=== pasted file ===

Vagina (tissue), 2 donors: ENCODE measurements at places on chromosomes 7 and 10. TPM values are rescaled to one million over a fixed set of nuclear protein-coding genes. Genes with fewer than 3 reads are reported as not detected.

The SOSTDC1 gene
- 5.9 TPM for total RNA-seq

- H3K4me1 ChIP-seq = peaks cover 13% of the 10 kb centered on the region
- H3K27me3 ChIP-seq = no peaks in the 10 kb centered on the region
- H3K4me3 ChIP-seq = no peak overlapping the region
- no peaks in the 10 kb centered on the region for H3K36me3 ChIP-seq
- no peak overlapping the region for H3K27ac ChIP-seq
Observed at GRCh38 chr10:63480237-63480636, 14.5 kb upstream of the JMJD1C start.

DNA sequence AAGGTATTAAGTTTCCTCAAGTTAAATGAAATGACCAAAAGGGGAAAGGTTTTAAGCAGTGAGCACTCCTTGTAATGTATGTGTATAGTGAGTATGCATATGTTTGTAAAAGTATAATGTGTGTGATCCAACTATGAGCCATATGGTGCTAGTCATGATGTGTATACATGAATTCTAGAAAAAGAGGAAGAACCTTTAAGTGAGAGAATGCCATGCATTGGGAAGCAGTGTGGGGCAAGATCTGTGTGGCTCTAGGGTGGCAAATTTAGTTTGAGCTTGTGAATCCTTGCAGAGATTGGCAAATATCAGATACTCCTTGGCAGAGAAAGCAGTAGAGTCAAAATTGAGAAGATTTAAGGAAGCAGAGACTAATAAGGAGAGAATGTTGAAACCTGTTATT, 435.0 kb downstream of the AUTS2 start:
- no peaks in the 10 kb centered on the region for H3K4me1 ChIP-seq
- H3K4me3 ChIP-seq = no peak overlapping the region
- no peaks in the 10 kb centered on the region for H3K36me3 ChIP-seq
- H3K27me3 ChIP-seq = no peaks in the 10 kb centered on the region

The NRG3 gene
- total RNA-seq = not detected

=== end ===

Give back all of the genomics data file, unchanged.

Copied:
Vagina (tissue), 2 donors: ENCODE measurements at places on chromosomes 7 and 10. TPM values are rescaled to one million over a fixed set of nuclear protein-coding genes. Genes with fewer than 3 reads are reported as not detected.

The SOSTDC1 gene
- 5.9 TPM for total RNA-seq

- H3K4me1 ChIP-seq = peaks cover 13% of the 10 kb centered on the region
- H3K27me3 ChIP-seq = no peaks in the 10 kb centered on the region
- H3K4me3 ChIP-seq = no peak overlapping the region
- no peaks in the 10 kb centered on the region for H3K36me3 ChIP-seq
- no peak overlapping the region for H3K27ac ChIP-seq
Observed at GRCh38 chr10:63480237-63480636, 14.5 kb upstream of the JMJD1C start.

DNA sequence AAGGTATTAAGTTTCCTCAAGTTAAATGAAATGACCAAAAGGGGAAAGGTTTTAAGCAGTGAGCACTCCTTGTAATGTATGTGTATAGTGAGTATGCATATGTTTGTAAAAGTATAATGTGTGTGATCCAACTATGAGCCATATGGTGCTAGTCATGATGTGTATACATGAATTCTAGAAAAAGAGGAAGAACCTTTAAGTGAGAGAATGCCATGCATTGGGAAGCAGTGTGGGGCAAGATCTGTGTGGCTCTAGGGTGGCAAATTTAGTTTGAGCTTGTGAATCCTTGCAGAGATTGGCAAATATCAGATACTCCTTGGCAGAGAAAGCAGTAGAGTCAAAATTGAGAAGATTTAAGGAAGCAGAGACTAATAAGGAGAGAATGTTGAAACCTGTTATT, 435.0 kb downstream of the AUTS2 start:
- no peaks in the 10 kb centered on the region for H3K4me1 ChIP-seq
- H3K4me3 ChIP-seq = no peak overlapping the region
- no peaks in the 10 kb centered on the region for H3K36me3 ChIP-seq
- H3K27me3 ChIP-seq = no peaks in the 10 kb centered on the region

The NRG3 gene
- total RNA-seq = not detected